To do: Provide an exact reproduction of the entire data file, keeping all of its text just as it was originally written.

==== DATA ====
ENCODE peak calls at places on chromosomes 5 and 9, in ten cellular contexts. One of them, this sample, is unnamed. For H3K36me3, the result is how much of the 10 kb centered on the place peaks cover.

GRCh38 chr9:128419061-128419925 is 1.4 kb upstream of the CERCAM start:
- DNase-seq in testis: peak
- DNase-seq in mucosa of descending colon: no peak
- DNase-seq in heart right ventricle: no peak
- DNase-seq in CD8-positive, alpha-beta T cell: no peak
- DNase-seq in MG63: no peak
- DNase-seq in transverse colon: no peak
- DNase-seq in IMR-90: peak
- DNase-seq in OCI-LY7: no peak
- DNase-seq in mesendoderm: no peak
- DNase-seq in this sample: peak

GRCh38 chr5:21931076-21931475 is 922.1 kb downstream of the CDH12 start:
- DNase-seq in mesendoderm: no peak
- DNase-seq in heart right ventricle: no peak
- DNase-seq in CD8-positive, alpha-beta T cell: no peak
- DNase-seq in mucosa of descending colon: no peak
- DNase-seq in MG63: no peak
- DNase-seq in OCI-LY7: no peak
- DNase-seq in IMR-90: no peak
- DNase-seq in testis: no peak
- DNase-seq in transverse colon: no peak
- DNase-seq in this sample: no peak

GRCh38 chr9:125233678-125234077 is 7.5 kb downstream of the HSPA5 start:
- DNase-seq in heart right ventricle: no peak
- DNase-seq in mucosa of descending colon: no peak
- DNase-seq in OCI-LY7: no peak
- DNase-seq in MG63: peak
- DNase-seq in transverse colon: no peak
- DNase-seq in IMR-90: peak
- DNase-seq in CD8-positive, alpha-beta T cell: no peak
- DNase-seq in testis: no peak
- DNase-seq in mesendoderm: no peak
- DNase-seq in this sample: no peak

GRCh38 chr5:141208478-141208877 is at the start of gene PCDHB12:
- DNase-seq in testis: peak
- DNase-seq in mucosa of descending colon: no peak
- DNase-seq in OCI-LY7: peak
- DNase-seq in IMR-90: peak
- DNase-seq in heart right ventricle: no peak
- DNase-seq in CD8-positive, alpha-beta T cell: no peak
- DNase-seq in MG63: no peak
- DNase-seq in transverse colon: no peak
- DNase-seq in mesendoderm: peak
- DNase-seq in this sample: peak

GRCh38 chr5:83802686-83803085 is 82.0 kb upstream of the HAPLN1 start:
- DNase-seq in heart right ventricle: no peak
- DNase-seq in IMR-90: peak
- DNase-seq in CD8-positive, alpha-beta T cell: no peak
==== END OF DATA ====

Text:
ENCODE peak calls at places on chromosomes 5 and 9, in ten cellular contexts. One of them, this sample, is unnamed. For H3K36me3, the result is how much of the 10 kb centered on the place peaks cover.

GRCh38 chr9:128419061-128419925 is 1.4 kb upstream of the CERCAM start:
- DNase-seq in testis: peak
- DNase-seq in mucosa of descending colon: no peak
- DNase-seq in heart right ventricle: no peak
- DNase-seq in CD8-positive, alpha-beta T cell: no peak
- DNase-seq in MG63: no peak
- DNase-seq in transverse colon: no peak
- DNase-seq in IMR-90: peak
- DNase-seq in OCI-LY7: no peak
- DNase-seq in mesendoderm: no peak
- DNase-seq in this sample: peak

GRCh38 chr5:21931076-21931475 is 922.1 kb downstream of the CDH12 start:
- DNase-seq in mesendoderm: no peak
- DNase-seq in heart right ventricle: no peak
- DNase-seq in CD8-positive, alpha-beta T cell: no peak
- DNase-seq in mucosa of descending colon: no peak
- DNase-seq in MG63: no peak
- DNase-seq in OCI-LY7: no peak
- DNase-seq in IMR-90: no peak
- DNase-seq in testis: no peak
- DNase-seq in transverse colon: no peak
- DNase-seq in this sample: no peak

GRCh38 chr9:125233678-125234077 is 7.5 kb downstream of the HSPA5 start:
- DNase-seq in heart right ventricle: no peak
- DNase-seq in mucosa of descending colon: no peak
- DNase-seq in OCI-LY7: no peak
- DNase-seq in MG63: peak
- DNase-seq in transverse colon: no peak
- DNase-seq in IMR-90: peak
- DNase-seq in CD8-positive, alpha-beta T cell: no peak
- DNase-seq in testis: no peak
- DNase-seq in mesendoderm: no peak
- DNase-seq in this sample: no peak

GRCh38 chr5:141208478-141208877 is at the start of gene PCDHB12:
- DNase-seq in testis: peak
- DNase-seq in mucosa of descending colon: no peak
- DNase-seq in OCI-LY7: peak
- DNase-seq in IMR-90: peak
- DNase-seq in heart right ventricle: no peak
- DNase-seq in CD8-positive, alpha-beta T cell: no peak
- DNase-seq in MG63: no peak
- DNase-seq in transverse colon: no peak
- DNase-seq in mesendoderm: peak
- DNase-seq in this sample: peak

GRCh38 chr5:83802686-83803085 is 82.0 kb upstream of the HAPLN1 start:
- DNase-seq in heart right ventricle: no peak
- DNase-seq in IMR-90: peak
- DNase-seq in CD8-positive, alpha-beta T cell: no peak